Americans: "THIS IS THE AIRCRAFT CARRIER USS ABRAHAM LINCOLN, THE SECOND LARGEST SHIP IN THE UNITED STATES' ATLANTIC FLEET. WE ARE ACCOMPANIED BY THREE DESTROYERS, THREE CRUISERS AND NUMEROUS SUPPORT VESSELS. I DEMAND THAT YOU CHANGE YOUR COURSE 15 DEGREES NORTH, THAT'S ONE-FIVE DEGREES NORTH, OR COUNTER-MEASURES WILL BE UNDERTAKEN TO ENSURE THE SAFETY OF THIS SHIP."
Canadians: "This is a lighthouse. Your call."
The pride that caused Edom problems was sinful, and led to their downfall. Pride, on any level, whether national, international level, or personal, is wrong. I’m not talking about healthy pride that comes from knowing we are God’s beloved children and knowing that God created us good. Sinful pride doesn’t acknowledge its own weakness. Sinful pride won’t admit that we need God. Sinful pride puts ourselves at the center of the world, and thinks we are better than anyone else.
As God’s people there is no room for pride. We have many wonderful gifts and incredible blessings but we don’t deserve any of it. Everything we have has been given to us as a gift. And when sinful pride fills our lives God will inevitably say to us as he said to the Idumeans. “I will bring you down” (Obadiah 4).
There is a second lesson I’d like to share with you from Obadiah. To introduce it I want to tell you a story. Do remember Amos and Andy? It used to be a radio show. It started back in 1928. It was a TV show from 1951-1953. In one of the routines Andy was wearing a little bottle tied around his neck. Amos asked him what it was. Andy said “It is nitroglycerine!” That didn’t make any sense to Amos so he asked for an explanation. Andy said that there was another man who had a bad habit of poking people in the chest. It drove Andy crazy so he said “I put this on so that the next time he pokes me he’ll blow his finger off.”
We all know that the desire for revenge is wrong and that carrying resentment hurts us at least as much as it hurts anyone else. I’m sure you’ve heard the passage from Romans before, “Don’t repay evil for evil… Leave vengeance to God.” However, it is easy to say that we should forgive and let go of our resentment, but it is hard to do it. Our hurt and our anger is part of who we are and we want to get even. We want to retaliate. We want revenge.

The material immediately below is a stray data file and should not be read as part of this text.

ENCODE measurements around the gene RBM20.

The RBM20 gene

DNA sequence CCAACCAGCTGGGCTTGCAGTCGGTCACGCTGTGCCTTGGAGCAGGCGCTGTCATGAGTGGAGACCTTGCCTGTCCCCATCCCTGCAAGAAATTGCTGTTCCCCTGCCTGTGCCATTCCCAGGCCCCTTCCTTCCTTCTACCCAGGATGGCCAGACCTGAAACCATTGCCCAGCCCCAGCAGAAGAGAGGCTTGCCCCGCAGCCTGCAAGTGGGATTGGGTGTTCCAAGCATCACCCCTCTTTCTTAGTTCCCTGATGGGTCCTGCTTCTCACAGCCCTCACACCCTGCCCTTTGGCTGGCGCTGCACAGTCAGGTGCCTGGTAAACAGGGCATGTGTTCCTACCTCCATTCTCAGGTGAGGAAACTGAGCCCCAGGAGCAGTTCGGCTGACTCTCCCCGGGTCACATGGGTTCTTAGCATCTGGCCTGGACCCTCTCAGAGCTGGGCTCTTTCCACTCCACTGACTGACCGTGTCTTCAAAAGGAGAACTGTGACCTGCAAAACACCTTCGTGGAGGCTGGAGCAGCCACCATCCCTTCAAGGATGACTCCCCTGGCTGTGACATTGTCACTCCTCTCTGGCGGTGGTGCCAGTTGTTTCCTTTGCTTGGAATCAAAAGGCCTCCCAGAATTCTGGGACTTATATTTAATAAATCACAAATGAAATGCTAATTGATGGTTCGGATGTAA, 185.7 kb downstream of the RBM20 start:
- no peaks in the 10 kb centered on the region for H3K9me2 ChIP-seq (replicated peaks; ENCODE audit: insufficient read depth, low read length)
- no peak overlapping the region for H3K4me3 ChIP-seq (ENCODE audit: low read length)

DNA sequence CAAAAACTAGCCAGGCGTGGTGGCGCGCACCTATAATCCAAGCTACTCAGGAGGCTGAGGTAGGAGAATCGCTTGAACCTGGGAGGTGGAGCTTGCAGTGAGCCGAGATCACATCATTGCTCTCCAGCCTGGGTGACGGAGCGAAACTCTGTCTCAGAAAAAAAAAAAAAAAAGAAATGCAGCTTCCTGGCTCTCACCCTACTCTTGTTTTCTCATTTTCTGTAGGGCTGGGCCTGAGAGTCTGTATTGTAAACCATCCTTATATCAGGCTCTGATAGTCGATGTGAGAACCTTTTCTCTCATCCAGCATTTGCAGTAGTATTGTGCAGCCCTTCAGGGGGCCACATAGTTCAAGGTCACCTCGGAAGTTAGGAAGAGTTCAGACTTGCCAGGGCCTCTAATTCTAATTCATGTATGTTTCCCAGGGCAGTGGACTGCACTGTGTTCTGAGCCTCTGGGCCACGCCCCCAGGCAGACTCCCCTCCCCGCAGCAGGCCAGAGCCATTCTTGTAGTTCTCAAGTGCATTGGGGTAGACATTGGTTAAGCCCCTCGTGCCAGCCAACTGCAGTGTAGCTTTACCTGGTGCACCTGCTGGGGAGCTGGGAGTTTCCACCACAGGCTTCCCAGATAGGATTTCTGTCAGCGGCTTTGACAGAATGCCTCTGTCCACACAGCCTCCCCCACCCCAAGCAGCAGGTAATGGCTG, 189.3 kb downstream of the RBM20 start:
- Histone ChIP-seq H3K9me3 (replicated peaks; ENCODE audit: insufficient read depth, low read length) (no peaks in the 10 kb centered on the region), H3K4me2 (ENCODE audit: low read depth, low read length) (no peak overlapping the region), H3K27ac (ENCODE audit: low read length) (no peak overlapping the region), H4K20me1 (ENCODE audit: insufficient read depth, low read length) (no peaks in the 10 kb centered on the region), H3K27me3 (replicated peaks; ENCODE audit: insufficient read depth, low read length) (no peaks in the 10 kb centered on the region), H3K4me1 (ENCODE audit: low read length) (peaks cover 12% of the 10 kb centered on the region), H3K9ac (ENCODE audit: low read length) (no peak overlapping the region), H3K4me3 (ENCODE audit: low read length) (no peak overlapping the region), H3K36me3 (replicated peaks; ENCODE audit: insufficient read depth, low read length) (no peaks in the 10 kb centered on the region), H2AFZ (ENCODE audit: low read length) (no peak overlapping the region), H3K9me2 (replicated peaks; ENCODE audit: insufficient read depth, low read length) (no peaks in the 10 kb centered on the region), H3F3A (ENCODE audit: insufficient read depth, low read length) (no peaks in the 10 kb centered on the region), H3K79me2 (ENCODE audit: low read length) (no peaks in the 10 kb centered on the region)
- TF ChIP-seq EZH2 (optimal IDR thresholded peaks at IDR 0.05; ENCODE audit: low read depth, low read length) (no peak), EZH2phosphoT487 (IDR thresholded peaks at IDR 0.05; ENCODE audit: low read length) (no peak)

I’m sure that Israel struggled with the desire for revenge. They still do. They were abused and attacked for so long. The suffering of the holocaust is beyond imagination. It is understandable that they have a desire to get even. I think God is aware of the desire for revenge and in Obadiah there is one little glimpse of God talking about that.
The last section of Obadiah, verses 15-21, point to the promise that the Israelites will be restored to their position of power and prestige. There are images of Israel escaping the tragedy and surviving their struggles. The people of Israel will be saved and rule over Edom. The last verse points to this most clearly. “Those who have been saved shall go up to Mount Zion to rule Mount Esau” (Obadiah 21). Israel will rule over Edom, but notice the last line. “The kingdom shall be the Lord’s” (Obadiah 21). The rule of Israel over Edom must be, and will be, in God’s kingdom, following God’s laws. That would include forgiving their enemies and treating them with respect and justice.
It wasn’t too long ago that there was a significant conflict here at Sharon Church. I imagine that people were hurt, that people said things that were not nice, that people did things that they shouldn’t have done. If you were not involved in that I’m sure it has happened to you someplace else. Who are the people that you need to forgive? Some of you probably need to forgive Roger. Others probably need to forgive those who were against Roger.
You’ve probably been hurt by family members, or friends, and countless other people. Refusing to forgive and holding on to that resentment and anger is not what God wants. It is not how God’s children are intended to live in God’s kingdom, and the one it hurts more than anyone else is you.
Clench your fists. When you hold on tightly to your hurt and anger and the desire for revenge, it is going to be very difficult to receive God’s love and the forgiveness that you need. How easy would it be to catch something with your hands in a fist?
Open your hands. When you let go of that anger and the desire for revenge you are open to receive God’s love and forgiveness, and will live joyfully and peaceably in the kingdom that is the Lord’s.
Does anyone here know any Idumeans? How about people from Edom? They are not around anymore. Thankfully, Obadiah is still in our Bible. I doubt that it will ever be your favorite book of the Bible. That’s okay. It’s an obscure little book written to people who don’t even exist anymore. However, the message of Obadiah is one that we all need to hear. Sinful pride is not what God wants and will lead to our downfall. And we need to forgive those who have hurt us and leave revenge to God. Instead, we are called to live as God’s beloved children following God’s laws and plans.